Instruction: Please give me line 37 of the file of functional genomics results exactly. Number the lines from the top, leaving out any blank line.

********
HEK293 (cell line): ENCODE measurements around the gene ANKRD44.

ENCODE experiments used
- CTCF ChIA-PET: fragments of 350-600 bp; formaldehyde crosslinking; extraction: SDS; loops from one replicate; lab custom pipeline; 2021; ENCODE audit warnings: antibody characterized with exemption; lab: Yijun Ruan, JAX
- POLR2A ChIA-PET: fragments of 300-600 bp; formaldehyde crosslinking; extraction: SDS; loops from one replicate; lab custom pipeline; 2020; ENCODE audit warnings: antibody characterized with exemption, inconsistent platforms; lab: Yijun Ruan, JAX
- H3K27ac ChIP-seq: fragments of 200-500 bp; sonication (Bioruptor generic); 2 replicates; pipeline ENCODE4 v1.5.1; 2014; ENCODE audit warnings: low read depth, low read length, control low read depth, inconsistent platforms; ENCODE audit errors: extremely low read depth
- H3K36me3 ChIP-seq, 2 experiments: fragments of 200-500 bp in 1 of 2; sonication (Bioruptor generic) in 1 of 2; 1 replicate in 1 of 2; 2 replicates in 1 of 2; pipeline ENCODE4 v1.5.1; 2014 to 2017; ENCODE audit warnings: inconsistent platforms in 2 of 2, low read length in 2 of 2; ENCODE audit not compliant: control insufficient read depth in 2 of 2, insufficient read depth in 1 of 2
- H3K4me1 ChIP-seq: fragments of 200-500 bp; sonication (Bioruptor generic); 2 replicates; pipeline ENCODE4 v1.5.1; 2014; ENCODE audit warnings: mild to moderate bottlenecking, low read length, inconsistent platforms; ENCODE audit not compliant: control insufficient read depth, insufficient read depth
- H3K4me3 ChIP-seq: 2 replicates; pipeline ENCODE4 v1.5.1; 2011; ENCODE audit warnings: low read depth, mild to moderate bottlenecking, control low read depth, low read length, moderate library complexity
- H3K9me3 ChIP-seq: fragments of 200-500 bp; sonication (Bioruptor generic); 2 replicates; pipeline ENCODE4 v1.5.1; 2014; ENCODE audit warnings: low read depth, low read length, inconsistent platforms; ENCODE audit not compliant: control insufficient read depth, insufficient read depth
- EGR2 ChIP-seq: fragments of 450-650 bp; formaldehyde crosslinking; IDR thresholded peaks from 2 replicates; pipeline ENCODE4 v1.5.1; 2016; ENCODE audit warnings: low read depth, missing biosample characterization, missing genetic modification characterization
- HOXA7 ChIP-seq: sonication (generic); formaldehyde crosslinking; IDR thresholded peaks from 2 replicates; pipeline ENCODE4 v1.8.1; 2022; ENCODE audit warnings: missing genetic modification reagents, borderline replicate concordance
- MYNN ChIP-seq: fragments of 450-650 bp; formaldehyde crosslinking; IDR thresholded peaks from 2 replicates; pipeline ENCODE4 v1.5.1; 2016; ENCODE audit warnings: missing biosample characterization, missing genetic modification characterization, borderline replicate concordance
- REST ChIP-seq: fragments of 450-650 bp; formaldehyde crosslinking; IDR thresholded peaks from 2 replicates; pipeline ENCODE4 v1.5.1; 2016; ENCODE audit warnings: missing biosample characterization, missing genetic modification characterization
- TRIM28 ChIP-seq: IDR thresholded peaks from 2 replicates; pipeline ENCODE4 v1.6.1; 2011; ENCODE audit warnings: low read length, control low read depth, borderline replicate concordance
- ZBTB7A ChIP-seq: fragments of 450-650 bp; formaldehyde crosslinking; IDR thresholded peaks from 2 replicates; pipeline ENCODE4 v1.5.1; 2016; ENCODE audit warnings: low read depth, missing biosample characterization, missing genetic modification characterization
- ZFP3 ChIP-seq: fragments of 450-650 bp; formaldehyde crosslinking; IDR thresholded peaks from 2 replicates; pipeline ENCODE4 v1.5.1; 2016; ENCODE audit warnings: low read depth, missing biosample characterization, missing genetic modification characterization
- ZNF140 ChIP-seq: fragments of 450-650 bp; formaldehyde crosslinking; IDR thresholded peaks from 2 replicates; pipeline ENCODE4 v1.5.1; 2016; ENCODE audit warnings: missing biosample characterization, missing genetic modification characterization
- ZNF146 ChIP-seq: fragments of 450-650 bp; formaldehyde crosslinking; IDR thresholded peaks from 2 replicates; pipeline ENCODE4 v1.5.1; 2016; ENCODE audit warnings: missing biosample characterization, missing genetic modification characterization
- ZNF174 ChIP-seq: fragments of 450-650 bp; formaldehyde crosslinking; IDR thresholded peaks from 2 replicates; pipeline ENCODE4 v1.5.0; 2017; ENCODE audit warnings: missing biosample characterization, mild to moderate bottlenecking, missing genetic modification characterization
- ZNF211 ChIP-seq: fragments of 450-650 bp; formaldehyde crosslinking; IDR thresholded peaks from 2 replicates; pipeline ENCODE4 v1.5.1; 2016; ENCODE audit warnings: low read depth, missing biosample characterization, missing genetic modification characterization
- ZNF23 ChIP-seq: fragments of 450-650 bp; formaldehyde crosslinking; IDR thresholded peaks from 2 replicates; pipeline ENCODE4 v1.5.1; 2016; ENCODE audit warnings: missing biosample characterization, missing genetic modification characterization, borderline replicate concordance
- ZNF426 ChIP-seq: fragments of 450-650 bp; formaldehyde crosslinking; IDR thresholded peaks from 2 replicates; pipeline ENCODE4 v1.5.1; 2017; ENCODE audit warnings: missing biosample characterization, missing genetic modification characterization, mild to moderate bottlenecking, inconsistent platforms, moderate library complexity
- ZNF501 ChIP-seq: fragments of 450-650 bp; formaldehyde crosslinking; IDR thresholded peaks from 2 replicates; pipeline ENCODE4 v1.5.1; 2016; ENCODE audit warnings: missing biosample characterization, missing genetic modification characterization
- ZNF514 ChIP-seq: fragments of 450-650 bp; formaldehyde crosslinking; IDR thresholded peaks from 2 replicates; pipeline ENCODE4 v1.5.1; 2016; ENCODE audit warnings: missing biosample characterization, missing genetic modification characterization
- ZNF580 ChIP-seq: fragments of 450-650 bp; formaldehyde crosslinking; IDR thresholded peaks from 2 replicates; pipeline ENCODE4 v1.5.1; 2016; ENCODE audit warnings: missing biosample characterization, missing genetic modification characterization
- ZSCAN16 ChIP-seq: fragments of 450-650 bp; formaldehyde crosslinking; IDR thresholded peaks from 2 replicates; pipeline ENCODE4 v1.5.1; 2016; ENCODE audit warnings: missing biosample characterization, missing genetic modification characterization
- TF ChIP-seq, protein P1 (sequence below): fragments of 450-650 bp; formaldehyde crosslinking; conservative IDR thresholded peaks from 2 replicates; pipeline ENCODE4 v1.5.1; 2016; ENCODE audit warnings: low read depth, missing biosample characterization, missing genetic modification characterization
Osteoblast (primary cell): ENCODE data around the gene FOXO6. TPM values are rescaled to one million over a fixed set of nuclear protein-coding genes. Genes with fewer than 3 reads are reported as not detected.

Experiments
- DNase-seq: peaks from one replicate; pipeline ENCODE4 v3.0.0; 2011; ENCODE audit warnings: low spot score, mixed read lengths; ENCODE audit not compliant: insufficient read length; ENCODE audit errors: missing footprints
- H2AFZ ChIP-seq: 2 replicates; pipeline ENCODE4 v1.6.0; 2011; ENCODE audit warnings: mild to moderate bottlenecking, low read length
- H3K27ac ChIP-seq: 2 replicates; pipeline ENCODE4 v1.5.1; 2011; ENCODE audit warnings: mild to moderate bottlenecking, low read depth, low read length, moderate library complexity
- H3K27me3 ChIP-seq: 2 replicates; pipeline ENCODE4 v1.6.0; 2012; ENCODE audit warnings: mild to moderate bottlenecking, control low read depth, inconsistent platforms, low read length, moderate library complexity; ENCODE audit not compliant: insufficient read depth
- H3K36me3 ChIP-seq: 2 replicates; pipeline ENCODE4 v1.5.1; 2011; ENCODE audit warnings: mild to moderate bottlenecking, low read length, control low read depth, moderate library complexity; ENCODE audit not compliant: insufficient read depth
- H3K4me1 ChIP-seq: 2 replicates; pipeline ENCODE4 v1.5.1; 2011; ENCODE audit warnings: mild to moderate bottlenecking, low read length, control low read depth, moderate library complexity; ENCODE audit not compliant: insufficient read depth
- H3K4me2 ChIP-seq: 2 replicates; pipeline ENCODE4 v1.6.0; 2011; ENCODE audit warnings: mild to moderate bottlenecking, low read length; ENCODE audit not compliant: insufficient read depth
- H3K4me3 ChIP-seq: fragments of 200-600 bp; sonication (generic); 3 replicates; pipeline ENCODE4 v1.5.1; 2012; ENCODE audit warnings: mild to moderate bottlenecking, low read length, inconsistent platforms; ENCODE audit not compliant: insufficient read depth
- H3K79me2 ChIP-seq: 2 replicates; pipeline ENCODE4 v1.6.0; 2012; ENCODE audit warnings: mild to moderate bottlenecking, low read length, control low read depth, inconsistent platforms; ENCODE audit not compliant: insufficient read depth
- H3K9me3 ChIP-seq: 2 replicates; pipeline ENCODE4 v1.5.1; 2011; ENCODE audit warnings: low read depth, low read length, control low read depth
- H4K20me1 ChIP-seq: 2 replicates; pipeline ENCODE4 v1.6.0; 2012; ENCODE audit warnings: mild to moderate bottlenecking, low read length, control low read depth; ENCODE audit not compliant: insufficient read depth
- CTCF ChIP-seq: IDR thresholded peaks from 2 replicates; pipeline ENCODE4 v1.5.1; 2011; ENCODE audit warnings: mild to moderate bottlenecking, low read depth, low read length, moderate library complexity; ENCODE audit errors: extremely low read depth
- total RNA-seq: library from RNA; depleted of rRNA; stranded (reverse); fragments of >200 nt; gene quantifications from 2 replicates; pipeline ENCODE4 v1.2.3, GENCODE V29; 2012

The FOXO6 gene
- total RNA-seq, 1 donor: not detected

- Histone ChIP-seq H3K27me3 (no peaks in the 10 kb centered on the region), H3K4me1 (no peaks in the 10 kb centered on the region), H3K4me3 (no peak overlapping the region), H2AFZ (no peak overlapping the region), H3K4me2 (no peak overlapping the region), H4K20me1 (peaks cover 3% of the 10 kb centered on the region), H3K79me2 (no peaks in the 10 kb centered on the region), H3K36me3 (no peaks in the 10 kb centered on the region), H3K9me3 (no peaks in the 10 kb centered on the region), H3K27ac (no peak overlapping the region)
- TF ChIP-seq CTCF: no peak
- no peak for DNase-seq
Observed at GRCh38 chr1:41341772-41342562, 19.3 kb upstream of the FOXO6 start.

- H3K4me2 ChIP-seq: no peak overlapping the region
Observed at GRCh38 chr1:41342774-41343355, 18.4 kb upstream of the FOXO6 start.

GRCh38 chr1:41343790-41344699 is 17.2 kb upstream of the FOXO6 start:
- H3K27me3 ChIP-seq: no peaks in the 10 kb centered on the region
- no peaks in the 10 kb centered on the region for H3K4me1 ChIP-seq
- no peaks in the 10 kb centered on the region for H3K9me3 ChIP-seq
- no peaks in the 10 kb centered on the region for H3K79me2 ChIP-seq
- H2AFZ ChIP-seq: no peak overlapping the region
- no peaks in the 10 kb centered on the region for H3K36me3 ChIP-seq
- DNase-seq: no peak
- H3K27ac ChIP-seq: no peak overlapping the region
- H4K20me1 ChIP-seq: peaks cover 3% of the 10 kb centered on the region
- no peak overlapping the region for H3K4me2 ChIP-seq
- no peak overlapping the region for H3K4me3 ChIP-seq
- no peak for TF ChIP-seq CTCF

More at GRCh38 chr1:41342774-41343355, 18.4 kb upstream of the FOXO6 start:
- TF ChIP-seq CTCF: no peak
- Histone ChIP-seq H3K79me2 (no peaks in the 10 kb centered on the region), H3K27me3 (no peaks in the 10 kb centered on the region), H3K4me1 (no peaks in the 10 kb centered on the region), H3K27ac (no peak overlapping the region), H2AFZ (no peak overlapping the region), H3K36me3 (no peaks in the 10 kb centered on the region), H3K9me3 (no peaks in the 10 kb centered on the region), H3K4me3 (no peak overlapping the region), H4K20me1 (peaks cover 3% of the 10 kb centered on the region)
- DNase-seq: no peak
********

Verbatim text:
- H3K4me3 ChIP-seq: fragments of 200-600 bp; sonication (generic); 3 replicates; pipeline ENCODE4 v1.5.1; 2012; ENCODE audit warnings: mild to moderate bottlenecking, low read length, inconsistent platforms; ENCODE audit not compliant: insufficient read depth